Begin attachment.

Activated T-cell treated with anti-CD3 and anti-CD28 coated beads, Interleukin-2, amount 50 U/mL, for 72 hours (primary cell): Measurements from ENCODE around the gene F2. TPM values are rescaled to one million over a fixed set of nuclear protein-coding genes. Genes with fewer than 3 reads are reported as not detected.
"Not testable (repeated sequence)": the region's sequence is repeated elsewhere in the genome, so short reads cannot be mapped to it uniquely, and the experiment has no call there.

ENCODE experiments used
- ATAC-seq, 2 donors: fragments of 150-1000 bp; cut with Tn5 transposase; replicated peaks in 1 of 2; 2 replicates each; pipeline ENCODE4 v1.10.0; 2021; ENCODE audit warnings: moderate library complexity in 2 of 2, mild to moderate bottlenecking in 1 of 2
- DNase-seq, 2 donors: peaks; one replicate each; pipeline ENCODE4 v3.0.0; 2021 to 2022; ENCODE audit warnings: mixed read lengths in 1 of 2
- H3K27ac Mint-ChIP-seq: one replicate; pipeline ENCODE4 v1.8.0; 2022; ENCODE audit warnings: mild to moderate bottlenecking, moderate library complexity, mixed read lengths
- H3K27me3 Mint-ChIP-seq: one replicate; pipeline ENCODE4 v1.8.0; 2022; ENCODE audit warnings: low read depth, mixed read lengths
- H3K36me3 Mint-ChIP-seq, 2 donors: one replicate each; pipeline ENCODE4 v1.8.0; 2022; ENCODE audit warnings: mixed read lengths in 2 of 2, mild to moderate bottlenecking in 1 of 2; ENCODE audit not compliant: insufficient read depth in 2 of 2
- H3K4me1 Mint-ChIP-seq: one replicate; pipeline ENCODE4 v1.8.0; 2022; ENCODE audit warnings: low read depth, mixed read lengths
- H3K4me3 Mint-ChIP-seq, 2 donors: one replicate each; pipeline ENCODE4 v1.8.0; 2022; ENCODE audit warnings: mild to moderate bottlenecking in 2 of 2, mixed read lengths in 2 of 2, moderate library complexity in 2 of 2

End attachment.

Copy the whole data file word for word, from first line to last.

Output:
Activated T-cell treated with anti-CD3 and anti-CD28 coated beads, Interleukin-2, amount 50 U/mL, for 72 hours (primary cell): Measurements from ENCODE around the gene F2. TPM values are rescaled to one million over a fixed set of nuclear protein-coding genes. Genes with fewer than 3 reads are reported as not detected.
"Not testable (repeated sequence)": the region's sequence is repeated elsewhere in the genome, so short reads cannot be mapped to it uniquely, and the experiment has no call there.

ENCODE experiments used
- ATAC-seq, 2 donors: fragments of 150-1000 bp; cut with Tn5 transposase; replicated peaks in 1 of 2; 2 replicates each; pipeline ENCODE4 v1.10.0; 2021; ENCODE audit warnings: moderate library complexity in 2 of 2, mild to moderate bottlenecking in 1 of 2
- DNase-seq, 2 donors: peaks; one replicate each; pipeline ENCODE4 v3.0.0; 2021 to 2022; ENCODE audit warnings: mixed read lengths in 1 of 2
- H3K27ac Mint-ChIP-seq: one replicate; pipeline ENCODE4 v1.8.0; 2022; ENCODE audit warnings: mild to moderate bottlenecking, moderate library complexity, mixed read lengths
- H3K27me3 Mint-ChIP-seq: one replicate; pipeline ENCODE4 v1.8.0; 2022; ENCODE audit warnings: low read depth, mixed read lengths
- H3K36me3 Mint-ChIP-seq, 2 donors: one replicate each; pipeline ENCODE4 v1.8.0; 2022; ENCODE audit warnings: mixed read lengths in 2 of 2, mild to moderate bottlenecking in 1 of 2; ENCODE audit not compliant: insufficient read depth in 2 of 2
- H3K4me1 Mint-ChIP-seq: one replicate; pipeline ENCODE4 v1.8.0; 2022; ENCODE audit warnings: low read depth, mixed read lengths
- H3K4me3 Mint-ChIP-seq, 2 donors: one replicate each; pipeline ENCODE4 v1.8.0; 2022; ENCODE audit warnings: mild to moderate bottlenecking in 2 of 2, mixed read lengths in 2 of 2, moderate library complexity in 2 of 2